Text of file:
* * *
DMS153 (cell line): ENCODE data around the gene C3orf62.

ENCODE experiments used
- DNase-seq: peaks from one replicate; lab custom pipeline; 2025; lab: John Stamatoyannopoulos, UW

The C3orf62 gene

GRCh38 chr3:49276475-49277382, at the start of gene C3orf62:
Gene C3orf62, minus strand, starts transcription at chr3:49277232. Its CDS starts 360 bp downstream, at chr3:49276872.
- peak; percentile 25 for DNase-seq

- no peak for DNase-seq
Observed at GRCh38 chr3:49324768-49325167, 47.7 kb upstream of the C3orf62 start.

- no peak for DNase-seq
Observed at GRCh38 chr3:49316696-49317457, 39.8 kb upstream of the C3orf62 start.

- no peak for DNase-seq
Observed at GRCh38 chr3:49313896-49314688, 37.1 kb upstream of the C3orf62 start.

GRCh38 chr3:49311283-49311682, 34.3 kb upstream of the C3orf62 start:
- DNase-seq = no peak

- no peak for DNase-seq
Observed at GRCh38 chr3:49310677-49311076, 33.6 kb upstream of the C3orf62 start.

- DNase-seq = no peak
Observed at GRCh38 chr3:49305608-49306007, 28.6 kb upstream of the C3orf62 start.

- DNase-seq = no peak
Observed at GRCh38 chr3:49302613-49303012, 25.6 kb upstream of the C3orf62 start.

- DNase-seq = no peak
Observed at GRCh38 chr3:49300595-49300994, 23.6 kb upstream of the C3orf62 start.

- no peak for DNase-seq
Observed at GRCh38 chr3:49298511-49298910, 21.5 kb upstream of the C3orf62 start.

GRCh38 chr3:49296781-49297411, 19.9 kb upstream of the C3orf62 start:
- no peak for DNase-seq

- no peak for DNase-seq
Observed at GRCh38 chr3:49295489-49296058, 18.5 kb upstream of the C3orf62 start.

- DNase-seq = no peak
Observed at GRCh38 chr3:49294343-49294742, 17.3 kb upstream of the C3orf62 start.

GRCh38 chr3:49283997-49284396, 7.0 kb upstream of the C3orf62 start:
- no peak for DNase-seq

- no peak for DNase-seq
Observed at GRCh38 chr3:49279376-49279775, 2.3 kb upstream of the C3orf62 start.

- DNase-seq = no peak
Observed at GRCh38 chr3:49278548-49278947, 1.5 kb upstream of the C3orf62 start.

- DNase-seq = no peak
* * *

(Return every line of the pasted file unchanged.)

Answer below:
DMS153 (cell line): ENCODE data around the gene C3orf62.

ENCODE experiments used
- DNase-seq: peaks from one replicate; lab custom pipeline; 2025; lab: John Stamatoyannopoulos, UW

The C3orf62 gene

GRCh38 chr3:49276475-49277382, at the start of gene C3orf62:
Gene C3orf62, minus strand, starts transcription at chr3:49277232. Its CDS starts 360 bp downstream, at chr3:49276872.
- peak; percentile 25 for DNase-seq

- no peak for DNase-seq
Observed at GRCh38 chr3:49324768-49325167, 47.7 kb upstream of the C3orf62 start.

- no peak for DNase-seq
Observed at GRCh38 chr3:49316696-49317457, 39.8 kb upstream of the C3orf62 start.

- no peak for DNase-seq
Observed at GRCh38 chr3:49313896-49314688, 37.1 kb upstream of the C3orf62 start.

GRCh38 chr3:49311283-49311682, 34.3 kb upstream of the C3orf62 start:
- DNase-seq = no peak

- no peak for DNase-seq
Observed at GRCh38 chr3:49310677-49311076, 33.6 kb upstream of the C3orf62 start.

- DNase-seq = no peak
Observed at GRCh38 chr3:49305608-49306007, 28.6 kb upstream of the C3orf62 start.

- DNase-seq = no peak
Observed at GRCh38 chr3:49302613-49303012, 25.6 kb upstream of the C3orf62 start.

- DNase-seq = no peak
Observed at GRCh38 chr3:49300595-49300994, 23.6 kb upstream of the C3orf62 start.

- no peak for DNase-seq
Observed at GRCh38 chr3:49298511-49298910, 21.5 kb upstream of the C3orf62 start.

GRCh38 chr3:49296781-49297411, 19.9 kb upstream of the C3orf62 start:
- no peak for DNase-seq

- no peak for DNase-seq
Observed at GRCh38 chr3:49295489-49296058, 18.5 kb upstream of the C3orf62 start.

- DNase-seq = no peak
Observed at GRCh38 chr3:49294343-49294742, 17.3 kb upstream of the C3orf62 start.

GRCh38 chr3:49283997-49284396, 7.0 kb upstream of the C3orf62 start:
- no peak for DNase-seq

- no peak for DNase-seq
Observed at GRCh38 chr3:49279376-49279775, 2.3 kb upstream of the C3orf62 start.

- DNase-seq = no peak
Observed at GRCh38 chr3:49278548-49278947, 1.5 kb upstream of the C3orf62 start.

- DNase-seq = no peak